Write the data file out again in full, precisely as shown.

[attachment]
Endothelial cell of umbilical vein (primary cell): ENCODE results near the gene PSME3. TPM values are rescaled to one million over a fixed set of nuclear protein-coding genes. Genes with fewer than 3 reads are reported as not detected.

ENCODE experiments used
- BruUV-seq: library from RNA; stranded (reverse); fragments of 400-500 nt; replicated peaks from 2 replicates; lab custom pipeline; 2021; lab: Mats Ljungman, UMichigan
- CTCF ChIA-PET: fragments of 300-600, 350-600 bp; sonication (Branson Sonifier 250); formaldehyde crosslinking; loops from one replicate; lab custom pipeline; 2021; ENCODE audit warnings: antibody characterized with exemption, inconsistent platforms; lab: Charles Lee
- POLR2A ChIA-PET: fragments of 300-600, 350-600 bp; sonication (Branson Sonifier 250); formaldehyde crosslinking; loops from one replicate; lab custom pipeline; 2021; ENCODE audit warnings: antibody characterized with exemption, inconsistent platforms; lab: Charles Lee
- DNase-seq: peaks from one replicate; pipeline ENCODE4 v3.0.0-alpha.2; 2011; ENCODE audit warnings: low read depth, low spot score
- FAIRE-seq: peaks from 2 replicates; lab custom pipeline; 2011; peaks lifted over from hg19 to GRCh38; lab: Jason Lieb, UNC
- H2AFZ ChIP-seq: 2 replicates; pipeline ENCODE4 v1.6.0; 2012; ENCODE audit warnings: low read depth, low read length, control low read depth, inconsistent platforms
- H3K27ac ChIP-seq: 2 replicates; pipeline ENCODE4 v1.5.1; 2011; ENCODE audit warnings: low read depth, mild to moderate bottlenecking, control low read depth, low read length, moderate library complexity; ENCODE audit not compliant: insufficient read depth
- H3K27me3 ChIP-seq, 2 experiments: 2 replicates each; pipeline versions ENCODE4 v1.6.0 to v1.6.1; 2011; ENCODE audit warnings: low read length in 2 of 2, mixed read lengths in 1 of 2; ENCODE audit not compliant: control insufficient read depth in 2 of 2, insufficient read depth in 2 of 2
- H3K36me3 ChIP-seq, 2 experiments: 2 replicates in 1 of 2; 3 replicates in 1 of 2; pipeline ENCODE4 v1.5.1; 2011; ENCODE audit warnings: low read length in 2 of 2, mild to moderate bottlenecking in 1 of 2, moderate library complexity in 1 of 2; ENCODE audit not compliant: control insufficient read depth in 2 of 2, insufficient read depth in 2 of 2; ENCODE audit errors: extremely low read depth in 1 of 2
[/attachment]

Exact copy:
Endothelial cell of umbilical vein (primary cell): ENCODE results near the gene PSME3. TPM values are rescaled to one million over a fixed set of nuclear protein-coding genes. Genes with fewer than 3 reads are reported as not detected.

ENCODE experiments used
- BruUV-seq: library from RNA; stranded (reverse); fragments of 400-500 nt; replicated peaks from 2 replicates; lab custom pipeline; 2021; lab: Mats Ljungman, UMichigan
- CTCF ChIA-PET: fragments of 300-600, 350-600 bp; sonication (Branson Sonifier 250); formaldehyde crosslinking; loops from one replicate; lab custom pipeline; 2021; ENCODE audit warnings: antibody characterized with exemption, inconsistent platforms; lab: Charles Lee
- POLR2A ChIA-PET: fragments of 300-600, 350-600 bp; sonication (Branson Sonifier 250); formaldehyde crosslinking; loops from one replicate; lab custom pipeline; 2021; ENCODE audit warnings: antibody characterized with exemption, inconsistent platforms; lab: Charles Lee
- DNase-seq: peaks from one replicate; pipeline ENCODE4 v3.0.0-alpha.2; 2011; ENCODE audit warnings: low read depth, low spot score
- FAIRE-seq: peaks from 2 replicates; lab custom pipeline; 2011; peaks lifted over from hg19 to GRCh38; lab: Jason Lieb, UNC
- H2AFZ ChIP-seq: 2 replicates; pipeline ENCODE4 v1.6.0; 2012; ENCODE audit warnings: low read depth, low read length, control low read depth, inconsistent platforms
- H3K27ac ChIP-seq: 2 replicates; pipeline ENCODE4 v1.5.1; 2011; ENCODE audit warnings: low read depth, mild to moderate bottlenecking, control low read depth, low read length, moderate library complexity; ENCODE audit not compliant: insufficient read depth
- H3K27me3 ChIP-seq, 2 experiments: 2 replicates each; pipeline versions ENCODE4 v1.6.0 to v1.6.1; 2011; ENCODE audit warnings: low read length in 2 of 2, mixed read lengths in 1 of 2; ENCODE audit not compliant: control insufficient read depth in 2 of 2, insufficient read depth in 2 of 2
- H3K36me3 ChIP-seq, 2 experiments: 2 replicates in 1 of 2; 3 replicates in 1 of 2; pipeline ENCODE4 v1.5.1; 2011; ENCODE audit warnings: low read length in 2 of 2, mild to moderate bottlenecking in 1 of 2, moderate library complexity in 1 of 2; ENCODE audit not compliant: control insufficient read depth in 2 of 2, insufficient read depth in 2 of 2; ENCODE audit errors: extremely low read depth in 1 of 2